1. I'm following this issue as a public-school parent, advocate and blogger in San Francisco. It's really sad to watch school board members sell out to the privatization interests. Charter schools have had 15+ years to prove themselves superior, and that has not happened, as study after study confirms resoundingly.

    In addition, charter schools harm public schools (charters are NOT public schools but are private schools run with public money) by siphoning away resources, support and often the higher-functioning, more-motivated students. Charter schools often shun disabled students and English-language learners, leaving those higher-need students in public schools. And despite that, charter schools do not overall outperform public schools.

    This "miracle" fad will be gone in a few years, and lots of energy and resources will have been diverted to this magical thinking rather than to truly making genuine reforms in public schools. It's very bad judgment for school board members to buy into the hype.

  2. As a supporter and a product of LAUSD schools, I applaud your efforts and look forward to engaging the community to make meaningful change at our local schools. I look forward to a time in the near future when I will no longer have to argue with my wife over keeping my children in schools within the district - as she would rather them attend local private or charter schools. I am confident that your resolution WILL ensure that we won't continue to lose our best students to other charters or private schools because by offering choice and competition it will demand that our district schools look at successful school models for replication and in essence force positive change. Thank you for affording us faith here in East LA.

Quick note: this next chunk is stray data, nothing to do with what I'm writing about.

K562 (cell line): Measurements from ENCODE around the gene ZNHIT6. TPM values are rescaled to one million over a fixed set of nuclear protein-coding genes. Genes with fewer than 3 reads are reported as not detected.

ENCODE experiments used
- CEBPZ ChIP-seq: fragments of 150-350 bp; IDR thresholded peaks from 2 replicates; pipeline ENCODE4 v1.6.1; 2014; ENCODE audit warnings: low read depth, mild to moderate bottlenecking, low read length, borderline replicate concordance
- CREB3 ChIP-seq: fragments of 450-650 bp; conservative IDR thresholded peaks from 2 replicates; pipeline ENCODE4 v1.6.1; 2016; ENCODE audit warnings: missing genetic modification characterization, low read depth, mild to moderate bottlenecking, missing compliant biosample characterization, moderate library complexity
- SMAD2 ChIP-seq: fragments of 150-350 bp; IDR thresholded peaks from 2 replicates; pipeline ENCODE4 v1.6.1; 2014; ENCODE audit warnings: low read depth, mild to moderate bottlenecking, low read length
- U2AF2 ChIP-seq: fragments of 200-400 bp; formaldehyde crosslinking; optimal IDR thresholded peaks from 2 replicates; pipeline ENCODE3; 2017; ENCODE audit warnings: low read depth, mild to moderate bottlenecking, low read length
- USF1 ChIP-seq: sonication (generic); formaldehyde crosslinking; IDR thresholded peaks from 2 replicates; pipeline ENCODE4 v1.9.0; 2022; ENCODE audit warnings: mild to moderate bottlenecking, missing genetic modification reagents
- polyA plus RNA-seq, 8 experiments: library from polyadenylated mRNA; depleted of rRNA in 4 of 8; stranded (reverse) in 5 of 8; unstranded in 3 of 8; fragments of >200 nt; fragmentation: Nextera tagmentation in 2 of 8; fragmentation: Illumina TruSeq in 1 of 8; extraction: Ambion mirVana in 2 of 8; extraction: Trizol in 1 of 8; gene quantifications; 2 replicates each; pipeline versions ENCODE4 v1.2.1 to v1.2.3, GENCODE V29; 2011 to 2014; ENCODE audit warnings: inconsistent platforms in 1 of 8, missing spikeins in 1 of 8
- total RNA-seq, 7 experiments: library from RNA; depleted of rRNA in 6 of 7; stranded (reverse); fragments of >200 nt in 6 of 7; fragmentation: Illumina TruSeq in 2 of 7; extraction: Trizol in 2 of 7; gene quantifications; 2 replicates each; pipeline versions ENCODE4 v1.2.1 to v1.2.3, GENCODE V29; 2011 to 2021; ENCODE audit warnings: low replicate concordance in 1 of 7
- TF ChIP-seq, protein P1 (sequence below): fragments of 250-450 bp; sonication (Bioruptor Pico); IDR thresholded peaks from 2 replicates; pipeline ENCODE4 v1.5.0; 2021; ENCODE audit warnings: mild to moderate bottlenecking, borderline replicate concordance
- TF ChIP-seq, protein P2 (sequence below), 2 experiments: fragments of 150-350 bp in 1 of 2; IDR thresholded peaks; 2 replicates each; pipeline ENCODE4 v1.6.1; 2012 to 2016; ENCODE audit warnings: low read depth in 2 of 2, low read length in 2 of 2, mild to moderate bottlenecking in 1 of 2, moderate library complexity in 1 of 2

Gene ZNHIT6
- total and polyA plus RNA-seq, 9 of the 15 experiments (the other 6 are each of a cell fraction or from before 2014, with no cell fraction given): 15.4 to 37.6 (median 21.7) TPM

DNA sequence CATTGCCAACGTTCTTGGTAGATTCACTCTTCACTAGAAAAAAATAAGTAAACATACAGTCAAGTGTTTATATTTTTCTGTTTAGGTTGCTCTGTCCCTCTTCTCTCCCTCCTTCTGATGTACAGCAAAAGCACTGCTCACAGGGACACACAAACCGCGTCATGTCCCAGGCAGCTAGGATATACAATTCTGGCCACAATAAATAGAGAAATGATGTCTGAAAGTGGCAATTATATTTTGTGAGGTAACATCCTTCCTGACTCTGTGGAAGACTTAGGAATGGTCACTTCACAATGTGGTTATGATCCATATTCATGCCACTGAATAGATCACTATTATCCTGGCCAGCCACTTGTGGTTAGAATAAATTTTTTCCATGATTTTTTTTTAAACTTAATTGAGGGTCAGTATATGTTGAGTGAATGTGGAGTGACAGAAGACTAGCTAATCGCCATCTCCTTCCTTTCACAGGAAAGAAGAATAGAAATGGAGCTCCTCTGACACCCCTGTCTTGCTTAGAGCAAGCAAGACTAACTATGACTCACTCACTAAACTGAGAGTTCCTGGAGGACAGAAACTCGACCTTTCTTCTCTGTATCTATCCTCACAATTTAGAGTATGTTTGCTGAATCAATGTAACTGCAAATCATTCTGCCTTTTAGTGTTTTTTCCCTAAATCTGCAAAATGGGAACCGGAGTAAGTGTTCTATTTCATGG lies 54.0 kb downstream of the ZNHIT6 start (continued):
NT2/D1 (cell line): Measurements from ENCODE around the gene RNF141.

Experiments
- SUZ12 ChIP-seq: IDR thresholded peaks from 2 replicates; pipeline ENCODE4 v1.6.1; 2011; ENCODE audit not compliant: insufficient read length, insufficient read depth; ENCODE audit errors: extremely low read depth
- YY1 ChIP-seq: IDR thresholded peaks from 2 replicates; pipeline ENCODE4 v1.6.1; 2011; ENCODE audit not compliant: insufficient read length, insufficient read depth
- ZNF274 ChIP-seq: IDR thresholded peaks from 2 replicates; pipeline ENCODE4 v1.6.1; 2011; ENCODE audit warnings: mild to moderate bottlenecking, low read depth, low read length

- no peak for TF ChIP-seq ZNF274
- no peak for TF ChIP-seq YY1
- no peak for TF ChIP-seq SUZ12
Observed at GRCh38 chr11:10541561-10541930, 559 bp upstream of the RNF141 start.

3. Dear Yolie,

    I just came from the LAUSD Board meeting in which the Public School Choice resolution was approved with a 6-1 vote. I am a young person working in education and a citizen committed to social change. I wanted to share with you three comments from my experience with your resolution.

    First, thank you for your creativity and wisdom in introducing this resolution. We do have a "911 emergency" situation in education, and thinking out of the box is essential to change that. Incremental improvements across the district have been great, but we also need to change our system's century-old outdated structure to enable reform that can scale.

    Second, you stuck by your resolution through thick and thin. Watching from the audience, I saw that many attacks were made that were personal rather than resolution-focused, and could see that you have withstood a high amount of pressure. Yet you continued to stand your ground, while remaining open to the voices of others. This strength in the face of adversity alone is commendable in a leader.

    Third and most deeply moving to me, it was evident that what helped you through the face of adversity was your principles, moral conviction and absolute belief that we need to move reform faster for our students. In your voice, we could hear that this was not about political posturing or self-interest. Your genuine moral strength in doing right for our students inspired me and those sitting around me. It occurred to me that this is politics at its best, this is what politics should be. I grew up in an immigrant family who was politically weary and encouraged me to avoid politics. But today, you inspired me. I walked away feeling empowered. Today you showed us that politics is deeply meaningful, that it can drive toward an end that is life-changing rather than only appeasing to the status quo (mistaking means for ends), and that small people who usually don't have a voice (parents, students) can win on this battlefield.

    Thank you. I hope you get some well-deserved rest.

    Quang Tran